28. The apparatus of claim 27, wherein the mesh surrounds a closed volume to create a three dimensional structure.
29. The apparatus of claim 27, wherein the mesh is formed in the shape of a ball.
30. The apparatus of claim 27, wherein the mesh is substantially spherical.
31. A toy apparatus, comprising:
a plurality of substantially deformable smooth loops having no corners, one or more of the loops being closed; and
a plurality of substantially planar mating surfaces disposed perimetrically around at least a portion of each loop, for coupling the loops with one another, wherein the plurality of loops, when coupled, form a resilient mesh, which defines a surface.
32. The toy apparatus of claim 31, further comprising a web structure between coupled loops.
33. The toy apparatus of claim 31, wherein the loops are differently sized so as to provide for curving the surface.
34. The toy apparatus of claim 31, wherein the surface defines a closed volume.
35. The toy apparatus of claim 31, wherein the mesh forms a ball.
36. The toy apparatus of claim 31, wherein the mesh is substantially spherical.
37. The toy apparatus of claim 31, wherein the mesh forms a polyhedron shape.
38. The toy apparatus of claim 37, wherein the polyhedron is selected from the group consisting of truncated icosahedron, tetrahedron, icosahedron, icosadodecahedron and dodecahedron.
39. An elastic mesh structure, comprising:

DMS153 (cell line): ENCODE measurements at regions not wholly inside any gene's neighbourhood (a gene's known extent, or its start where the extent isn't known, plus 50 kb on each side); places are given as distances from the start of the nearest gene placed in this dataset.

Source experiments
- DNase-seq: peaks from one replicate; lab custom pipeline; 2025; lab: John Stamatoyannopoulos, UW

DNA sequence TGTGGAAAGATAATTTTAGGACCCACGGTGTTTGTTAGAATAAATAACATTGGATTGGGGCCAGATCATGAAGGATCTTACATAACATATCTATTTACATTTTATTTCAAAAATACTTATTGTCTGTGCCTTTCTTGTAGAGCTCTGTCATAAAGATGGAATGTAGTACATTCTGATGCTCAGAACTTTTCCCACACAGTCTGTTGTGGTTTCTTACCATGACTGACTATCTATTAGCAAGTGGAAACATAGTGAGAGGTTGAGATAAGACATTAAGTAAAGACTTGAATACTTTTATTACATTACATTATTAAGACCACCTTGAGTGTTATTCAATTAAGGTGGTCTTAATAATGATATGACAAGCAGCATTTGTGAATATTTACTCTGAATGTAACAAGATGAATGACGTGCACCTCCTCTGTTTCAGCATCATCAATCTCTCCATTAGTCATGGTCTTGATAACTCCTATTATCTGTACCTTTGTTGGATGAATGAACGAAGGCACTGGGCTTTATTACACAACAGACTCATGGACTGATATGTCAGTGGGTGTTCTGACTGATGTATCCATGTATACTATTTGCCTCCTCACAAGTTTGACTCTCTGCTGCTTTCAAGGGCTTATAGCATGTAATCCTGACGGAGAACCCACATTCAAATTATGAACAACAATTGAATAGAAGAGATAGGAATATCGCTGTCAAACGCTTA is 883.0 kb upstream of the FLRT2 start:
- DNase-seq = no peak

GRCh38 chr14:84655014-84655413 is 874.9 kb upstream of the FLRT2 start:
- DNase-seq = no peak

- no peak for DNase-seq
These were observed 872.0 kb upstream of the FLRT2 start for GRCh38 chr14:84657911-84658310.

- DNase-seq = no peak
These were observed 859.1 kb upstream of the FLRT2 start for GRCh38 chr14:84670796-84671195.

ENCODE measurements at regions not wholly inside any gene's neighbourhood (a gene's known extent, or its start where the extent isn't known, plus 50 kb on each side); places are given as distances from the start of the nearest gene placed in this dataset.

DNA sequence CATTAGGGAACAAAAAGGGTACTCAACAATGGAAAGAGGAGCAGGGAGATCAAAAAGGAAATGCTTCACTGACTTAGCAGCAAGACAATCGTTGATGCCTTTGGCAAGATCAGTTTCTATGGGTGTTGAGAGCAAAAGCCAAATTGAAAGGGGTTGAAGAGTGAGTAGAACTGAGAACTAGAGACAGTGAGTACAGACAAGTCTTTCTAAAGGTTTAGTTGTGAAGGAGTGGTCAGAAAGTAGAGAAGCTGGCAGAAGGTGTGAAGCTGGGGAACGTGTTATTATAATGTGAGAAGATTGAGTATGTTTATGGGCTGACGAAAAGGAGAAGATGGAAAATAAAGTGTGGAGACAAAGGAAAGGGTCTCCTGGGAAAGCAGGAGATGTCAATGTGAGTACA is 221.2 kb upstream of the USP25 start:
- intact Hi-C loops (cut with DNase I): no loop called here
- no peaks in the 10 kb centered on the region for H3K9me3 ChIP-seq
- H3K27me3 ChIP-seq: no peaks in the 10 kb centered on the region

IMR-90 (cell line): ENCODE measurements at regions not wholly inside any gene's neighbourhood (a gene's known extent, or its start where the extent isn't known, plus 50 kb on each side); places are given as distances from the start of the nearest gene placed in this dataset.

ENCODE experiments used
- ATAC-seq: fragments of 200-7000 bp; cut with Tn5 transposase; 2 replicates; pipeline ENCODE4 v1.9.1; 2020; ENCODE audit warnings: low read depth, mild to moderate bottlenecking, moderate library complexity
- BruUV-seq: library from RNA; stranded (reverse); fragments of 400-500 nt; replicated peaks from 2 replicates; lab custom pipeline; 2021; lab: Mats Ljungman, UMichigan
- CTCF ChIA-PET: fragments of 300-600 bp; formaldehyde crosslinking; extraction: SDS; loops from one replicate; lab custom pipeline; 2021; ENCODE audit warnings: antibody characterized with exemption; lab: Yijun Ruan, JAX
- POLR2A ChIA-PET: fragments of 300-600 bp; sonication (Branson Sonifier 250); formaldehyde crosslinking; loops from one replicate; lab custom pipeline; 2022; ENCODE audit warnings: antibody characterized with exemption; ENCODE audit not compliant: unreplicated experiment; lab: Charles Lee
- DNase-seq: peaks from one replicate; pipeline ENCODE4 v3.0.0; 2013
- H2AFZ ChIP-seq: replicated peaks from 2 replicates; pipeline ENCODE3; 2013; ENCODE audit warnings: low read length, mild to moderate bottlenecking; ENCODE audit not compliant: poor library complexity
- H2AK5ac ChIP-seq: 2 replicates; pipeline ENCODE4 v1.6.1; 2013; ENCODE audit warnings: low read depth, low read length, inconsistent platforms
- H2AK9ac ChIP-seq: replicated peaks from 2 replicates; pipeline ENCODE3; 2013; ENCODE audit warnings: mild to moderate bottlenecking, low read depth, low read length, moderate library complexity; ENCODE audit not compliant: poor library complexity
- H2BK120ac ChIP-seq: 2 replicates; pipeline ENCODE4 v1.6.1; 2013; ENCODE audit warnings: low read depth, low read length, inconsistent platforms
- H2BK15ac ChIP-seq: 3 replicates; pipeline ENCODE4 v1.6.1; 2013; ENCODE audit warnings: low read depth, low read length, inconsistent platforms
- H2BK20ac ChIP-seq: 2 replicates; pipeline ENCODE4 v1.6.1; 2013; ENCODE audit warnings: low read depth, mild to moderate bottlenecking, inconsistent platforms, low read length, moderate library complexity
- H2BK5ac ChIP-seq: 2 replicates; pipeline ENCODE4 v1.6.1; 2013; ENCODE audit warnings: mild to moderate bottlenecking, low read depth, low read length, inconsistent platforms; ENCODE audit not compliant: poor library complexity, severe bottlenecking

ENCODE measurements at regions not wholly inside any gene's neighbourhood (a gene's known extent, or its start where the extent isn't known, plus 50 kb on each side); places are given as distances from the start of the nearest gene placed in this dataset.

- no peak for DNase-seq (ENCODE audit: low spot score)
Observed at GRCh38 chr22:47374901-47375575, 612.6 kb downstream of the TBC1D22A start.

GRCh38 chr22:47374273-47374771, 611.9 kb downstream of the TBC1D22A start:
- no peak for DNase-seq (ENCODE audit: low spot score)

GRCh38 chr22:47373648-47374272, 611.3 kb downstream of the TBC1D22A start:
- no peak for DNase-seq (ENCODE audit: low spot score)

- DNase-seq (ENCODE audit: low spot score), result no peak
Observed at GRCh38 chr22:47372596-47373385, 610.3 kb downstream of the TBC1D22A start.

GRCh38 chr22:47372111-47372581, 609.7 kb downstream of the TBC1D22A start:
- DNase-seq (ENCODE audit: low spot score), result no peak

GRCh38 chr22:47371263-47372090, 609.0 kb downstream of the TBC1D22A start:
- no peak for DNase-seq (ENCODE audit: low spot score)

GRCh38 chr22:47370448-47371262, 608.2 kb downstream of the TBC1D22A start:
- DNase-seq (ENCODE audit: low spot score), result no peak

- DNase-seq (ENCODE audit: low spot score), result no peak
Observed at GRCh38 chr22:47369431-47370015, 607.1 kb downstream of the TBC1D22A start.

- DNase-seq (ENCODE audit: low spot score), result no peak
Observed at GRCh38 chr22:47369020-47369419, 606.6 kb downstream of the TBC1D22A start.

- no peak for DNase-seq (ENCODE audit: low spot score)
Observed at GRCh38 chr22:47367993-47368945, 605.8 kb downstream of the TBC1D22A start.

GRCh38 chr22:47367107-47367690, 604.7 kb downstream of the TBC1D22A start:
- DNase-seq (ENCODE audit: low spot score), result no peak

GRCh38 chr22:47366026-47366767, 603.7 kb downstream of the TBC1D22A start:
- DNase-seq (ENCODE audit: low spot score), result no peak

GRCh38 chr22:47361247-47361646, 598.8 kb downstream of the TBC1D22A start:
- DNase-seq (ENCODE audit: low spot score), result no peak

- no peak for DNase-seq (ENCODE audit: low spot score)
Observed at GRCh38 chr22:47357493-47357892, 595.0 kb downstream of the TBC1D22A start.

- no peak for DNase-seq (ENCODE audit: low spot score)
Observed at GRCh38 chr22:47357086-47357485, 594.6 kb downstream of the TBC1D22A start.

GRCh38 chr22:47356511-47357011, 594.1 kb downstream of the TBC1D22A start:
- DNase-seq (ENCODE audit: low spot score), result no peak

plural elongate strands; and
joinder regions uniting adjacent strands to form, as viewed in developed form, plural closed-perimeter open spaces including such spaces which are defined, substantially completely throughout their perimeters, by curved inner perimeter surfaces which, with elastic deformation of the mesh are permitted to flex so as selectively, and depending upon the character of deformation, to increase or decrease with regard to local radius of curvature, wherein adjacent strands include cooperative mating surfaces that are joined together for a distance in the joinder regions.
40. An elastic mesh structure, comprising:
plural elongate strands; and
joinder regions uniting adjacent strands to form, as viewed in developed form, plural closed-perimeter open spaces including such spaces which are defined, substantially throughout their inner perimeter, by endless-loop curved inner surfaces in the associated strands, wherein adjacent strands include cooperative mating surfaces that are joined together for a distance in the joinder regions.
41. An elastic mesh structure, comprising:
plural elongate strands; and
joinder regions uniting adjacent strands to form, as viewed in developed form, a pattern of adjacent closed-perimeter open spaces bounded by curved inner perimeter surfaces of the strands, and strand-joinder-regions adjacent the spaces, each space and region having a central zone, and each being characterized, relative to its central zone, by substantial radial symmetry within the pattern, wherein adjacent strands include cooperative mating surfaces, each mating surface formed on an opposite side of the strand from a curved inner surface of the strand, the cooperating mating surfaces being joined together for a distance in the joinder regions.